When it comes to tactics, Pepsi has evidently resorted to stealth and drive-bys in order to deploy their lame statue for a painfully forced narrative that a truce could possibly exist between the rivals; and I use that phrase loosely since Pepsi is so far beneath Coke, they could hardly be called rivals, but for simply lack of a better term.  There’s no way Coke would even bother doing something like this if the situation were reversed.

The bottom line is that I don’t know why this has triggered me to write at all, because I’m having a hard time formulating words other than “there’s no way Coke would bother with Pepsi if the roles were reversed,” and when the day is over, I don’t really drink much soda anyways.  I’m apt to drink Diet Pepsi in places where I can’t get a Diet Coke and ultimately I don’t care that much.  I guess my beef is with social media in general, and the fact that it Twitter was used as the virtual battlefield for sissies to slap fight, and it just kind of makes me roll my eyes that this is the world we’re living in these days that this isn’t just the norm, but is considered acceptable entertainment.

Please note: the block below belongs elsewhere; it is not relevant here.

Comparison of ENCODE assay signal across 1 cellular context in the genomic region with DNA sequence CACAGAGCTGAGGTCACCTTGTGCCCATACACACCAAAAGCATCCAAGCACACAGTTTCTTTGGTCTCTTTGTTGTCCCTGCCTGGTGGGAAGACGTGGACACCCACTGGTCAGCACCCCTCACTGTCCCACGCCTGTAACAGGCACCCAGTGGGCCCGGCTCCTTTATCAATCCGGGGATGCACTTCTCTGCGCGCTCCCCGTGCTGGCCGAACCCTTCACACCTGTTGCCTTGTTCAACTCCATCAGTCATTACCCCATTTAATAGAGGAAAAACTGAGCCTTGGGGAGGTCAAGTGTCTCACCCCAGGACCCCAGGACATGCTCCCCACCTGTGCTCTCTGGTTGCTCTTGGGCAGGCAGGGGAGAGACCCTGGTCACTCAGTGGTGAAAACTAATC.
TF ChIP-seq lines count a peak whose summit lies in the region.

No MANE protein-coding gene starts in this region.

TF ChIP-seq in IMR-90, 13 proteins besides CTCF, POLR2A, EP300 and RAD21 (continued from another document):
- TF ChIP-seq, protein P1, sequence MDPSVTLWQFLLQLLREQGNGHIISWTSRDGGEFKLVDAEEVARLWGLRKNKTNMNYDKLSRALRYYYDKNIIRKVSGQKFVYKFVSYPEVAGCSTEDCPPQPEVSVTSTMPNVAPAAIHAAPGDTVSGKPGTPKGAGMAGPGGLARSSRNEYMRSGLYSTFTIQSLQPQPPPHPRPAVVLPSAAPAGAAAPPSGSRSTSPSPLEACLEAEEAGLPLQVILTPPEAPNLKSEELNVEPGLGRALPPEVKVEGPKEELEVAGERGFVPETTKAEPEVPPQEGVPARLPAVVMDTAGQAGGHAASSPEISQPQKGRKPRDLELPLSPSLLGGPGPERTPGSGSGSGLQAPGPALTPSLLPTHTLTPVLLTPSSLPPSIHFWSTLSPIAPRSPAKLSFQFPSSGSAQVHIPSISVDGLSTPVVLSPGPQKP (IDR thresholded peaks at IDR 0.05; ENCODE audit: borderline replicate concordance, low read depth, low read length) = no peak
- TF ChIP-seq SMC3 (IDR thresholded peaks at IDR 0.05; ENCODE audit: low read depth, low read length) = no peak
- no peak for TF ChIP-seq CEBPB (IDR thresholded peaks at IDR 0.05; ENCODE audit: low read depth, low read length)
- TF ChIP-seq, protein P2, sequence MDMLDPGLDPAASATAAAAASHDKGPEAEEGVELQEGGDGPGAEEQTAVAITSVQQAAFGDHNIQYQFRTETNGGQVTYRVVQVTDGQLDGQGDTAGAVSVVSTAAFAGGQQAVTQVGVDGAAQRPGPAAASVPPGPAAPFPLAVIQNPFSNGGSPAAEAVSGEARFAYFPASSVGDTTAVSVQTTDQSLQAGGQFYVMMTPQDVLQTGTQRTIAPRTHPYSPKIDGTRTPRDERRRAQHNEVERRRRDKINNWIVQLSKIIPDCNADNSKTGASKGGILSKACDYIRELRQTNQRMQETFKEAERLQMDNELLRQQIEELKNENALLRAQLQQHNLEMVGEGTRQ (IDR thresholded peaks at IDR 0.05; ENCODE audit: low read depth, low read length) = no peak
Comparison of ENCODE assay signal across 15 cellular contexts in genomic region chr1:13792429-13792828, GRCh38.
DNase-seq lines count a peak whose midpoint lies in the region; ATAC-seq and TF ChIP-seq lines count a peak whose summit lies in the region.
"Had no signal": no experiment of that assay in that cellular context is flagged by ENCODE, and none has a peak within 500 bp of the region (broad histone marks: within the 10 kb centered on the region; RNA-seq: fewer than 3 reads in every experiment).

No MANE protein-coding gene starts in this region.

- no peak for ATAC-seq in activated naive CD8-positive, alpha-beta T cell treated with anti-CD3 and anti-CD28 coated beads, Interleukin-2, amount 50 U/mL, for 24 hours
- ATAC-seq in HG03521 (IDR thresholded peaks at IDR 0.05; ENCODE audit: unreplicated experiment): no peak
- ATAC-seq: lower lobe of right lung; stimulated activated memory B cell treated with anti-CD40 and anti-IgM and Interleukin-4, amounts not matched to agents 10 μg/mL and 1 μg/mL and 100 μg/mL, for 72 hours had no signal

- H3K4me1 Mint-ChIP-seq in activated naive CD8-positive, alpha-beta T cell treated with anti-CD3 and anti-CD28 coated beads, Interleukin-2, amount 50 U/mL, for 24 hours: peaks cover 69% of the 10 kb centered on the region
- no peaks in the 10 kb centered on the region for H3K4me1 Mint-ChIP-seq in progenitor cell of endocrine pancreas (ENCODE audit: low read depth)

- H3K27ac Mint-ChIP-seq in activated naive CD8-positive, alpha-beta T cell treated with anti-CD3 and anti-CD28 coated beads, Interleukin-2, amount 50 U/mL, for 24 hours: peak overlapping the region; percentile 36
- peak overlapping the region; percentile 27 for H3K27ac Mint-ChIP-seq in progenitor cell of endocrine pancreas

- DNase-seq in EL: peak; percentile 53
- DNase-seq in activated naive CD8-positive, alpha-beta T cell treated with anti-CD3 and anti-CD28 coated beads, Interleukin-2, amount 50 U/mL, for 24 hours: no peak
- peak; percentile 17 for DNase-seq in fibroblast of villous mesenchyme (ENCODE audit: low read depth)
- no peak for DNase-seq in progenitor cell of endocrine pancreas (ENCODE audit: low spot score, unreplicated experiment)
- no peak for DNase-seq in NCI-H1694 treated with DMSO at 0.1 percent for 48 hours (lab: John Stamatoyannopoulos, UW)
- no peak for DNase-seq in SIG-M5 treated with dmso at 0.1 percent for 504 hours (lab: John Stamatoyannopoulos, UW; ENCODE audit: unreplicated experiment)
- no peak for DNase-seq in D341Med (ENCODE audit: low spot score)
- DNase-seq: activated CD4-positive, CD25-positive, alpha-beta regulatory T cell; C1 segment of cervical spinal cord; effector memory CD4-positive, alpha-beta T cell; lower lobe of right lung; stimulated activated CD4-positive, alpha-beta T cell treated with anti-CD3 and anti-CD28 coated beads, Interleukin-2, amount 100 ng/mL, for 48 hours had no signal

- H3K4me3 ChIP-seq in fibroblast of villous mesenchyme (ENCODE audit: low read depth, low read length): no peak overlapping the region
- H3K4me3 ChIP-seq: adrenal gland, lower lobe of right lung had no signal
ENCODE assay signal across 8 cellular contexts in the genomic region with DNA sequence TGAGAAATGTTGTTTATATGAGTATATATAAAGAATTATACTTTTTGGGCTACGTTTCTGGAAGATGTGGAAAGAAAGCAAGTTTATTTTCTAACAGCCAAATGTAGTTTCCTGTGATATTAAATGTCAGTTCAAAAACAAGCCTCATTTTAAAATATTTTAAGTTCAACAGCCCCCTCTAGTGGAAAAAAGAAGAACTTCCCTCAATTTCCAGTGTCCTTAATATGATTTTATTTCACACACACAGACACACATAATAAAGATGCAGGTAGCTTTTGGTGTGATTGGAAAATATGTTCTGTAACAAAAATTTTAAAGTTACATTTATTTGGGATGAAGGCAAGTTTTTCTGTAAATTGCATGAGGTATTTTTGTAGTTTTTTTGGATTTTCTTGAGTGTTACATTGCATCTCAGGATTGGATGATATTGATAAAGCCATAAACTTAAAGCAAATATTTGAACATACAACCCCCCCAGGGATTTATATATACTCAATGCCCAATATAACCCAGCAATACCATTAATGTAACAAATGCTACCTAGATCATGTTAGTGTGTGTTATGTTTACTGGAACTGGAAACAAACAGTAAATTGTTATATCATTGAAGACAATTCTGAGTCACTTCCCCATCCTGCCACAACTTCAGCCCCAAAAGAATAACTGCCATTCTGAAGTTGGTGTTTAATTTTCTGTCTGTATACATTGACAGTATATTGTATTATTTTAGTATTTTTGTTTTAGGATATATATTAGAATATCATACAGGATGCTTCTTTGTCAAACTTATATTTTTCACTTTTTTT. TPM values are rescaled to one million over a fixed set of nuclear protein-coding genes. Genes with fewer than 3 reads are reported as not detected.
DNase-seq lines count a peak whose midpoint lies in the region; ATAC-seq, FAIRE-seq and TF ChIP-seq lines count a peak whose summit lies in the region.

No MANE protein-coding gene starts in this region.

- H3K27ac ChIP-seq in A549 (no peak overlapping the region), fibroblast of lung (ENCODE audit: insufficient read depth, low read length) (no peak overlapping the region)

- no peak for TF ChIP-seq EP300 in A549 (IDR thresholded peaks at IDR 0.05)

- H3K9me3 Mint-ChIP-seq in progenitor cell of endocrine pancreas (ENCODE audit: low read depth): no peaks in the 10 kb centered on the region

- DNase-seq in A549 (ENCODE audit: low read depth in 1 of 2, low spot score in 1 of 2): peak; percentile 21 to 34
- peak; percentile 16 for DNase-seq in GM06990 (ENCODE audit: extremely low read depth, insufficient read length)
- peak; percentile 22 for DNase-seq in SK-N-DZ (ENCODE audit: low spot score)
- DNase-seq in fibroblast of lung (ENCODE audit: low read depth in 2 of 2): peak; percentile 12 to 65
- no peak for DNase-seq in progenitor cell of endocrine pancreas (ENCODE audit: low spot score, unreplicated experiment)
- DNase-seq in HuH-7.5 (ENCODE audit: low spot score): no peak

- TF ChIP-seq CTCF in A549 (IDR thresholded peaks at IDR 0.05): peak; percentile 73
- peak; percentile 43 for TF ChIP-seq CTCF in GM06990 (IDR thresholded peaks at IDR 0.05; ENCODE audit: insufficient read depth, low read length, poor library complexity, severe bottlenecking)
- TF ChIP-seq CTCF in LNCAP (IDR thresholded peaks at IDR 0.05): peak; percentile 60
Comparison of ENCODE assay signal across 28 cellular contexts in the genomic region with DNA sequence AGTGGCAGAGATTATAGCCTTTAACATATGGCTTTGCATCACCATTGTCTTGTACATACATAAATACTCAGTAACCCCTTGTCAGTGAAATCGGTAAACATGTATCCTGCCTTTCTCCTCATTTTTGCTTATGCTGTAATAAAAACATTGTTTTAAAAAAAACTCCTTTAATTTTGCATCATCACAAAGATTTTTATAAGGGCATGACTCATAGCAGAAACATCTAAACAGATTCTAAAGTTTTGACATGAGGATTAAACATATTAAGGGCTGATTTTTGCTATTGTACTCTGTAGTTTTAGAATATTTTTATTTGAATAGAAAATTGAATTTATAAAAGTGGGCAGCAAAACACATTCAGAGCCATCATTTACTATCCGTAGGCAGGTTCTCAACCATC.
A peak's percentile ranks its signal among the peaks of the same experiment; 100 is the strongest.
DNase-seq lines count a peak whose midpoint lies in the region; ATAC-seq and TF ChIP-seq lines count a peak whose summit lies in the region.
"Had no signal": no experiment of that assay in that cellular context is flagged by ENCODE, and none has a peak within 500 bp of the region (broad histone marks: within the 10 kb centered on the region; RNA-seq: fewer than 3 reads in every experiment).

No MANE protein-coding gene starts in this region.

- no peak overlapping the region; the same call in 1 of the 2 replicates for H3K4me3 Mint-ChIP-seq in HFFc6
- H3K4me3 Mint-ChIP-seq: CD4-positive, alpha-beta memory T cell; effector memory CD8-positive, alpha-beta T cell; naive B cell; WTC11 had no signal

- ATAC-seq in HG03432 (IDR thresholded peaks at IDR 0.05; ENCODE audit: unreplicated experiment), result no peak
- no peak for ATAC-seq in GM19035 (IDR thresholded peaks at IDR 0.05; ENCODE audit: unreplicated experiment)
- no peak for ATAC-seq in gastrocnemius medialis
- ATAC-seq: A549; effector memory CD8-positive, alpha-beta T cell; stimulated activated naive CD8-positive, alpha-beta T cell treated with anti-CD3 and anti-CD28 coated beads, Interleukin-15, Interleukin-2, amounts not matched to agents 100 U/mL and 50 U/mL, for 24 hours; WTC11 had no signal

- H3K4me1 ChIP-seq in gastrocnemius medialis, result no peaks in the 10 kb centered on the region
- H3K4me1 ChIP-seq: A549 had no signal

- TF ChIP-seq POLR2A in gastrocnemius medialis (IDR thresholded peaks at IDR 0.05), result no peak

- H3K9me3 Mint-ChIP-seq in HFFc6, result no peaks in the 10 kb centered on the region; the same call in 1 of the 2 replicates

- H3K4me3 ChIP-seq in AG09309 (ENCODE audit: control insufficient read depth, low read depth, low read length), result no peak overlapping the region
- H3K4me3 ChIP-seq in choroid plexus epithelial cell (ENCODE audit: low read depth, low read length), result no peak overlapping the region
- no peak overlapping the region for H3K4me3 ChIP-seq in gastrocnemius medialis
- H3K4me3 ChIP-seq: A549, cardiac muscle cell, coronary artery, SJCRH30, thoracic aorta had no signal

Sad, but understandable

TL;DR: Canon CEO admits that they can’t really compete with the burgeoning mobile photography demographic

There’s a defiant change-resisting part of me that wants to erupt in a knee-jerk reaction and proclaim that cell phone cameras may saturate the world of photography now, but they’ll never compete with the quality of a traditional camera!  Honestly though, I don’t really feel like I can however.